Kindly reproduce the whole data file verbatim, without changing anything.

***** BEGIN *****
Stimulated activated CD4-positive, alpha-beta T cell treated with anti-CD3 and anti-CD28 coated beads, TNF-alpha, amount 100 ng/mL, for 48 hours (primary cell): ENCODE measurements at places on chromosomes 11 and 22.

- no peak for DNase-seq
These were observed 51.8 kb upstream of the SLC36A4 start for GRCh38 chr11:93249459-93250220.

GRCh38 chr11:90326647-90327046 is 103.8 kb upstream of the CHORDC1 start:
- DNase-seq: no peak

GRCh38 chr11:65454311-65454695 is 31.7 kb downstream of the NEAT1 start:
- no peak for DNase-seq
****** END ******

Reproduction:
Stimulated activated CD4-positive, alpha-beta T cell treated with anti-CD3 and anti-CD28 coated beads, TNF-alpha, amount 100 ng/mL, for 48 hours (primary cell): ENCODE measurements at places on chromosomes 11 and 22.

- no peak for DNase-seq
These were observed 51.8 kb upstream of the SLC36A4 start for GRCh38 chr11:93249459-93250220.

GRCh38 chr11:90326647-90327046 is 103.8 kb upstream of the CHORDC1 start:
- DNase-seq: no peak

GRCh38 chr11:65454311-65454695 is 31.7 kb downstream of the NEAT1 start:
- no peak for DNase-seq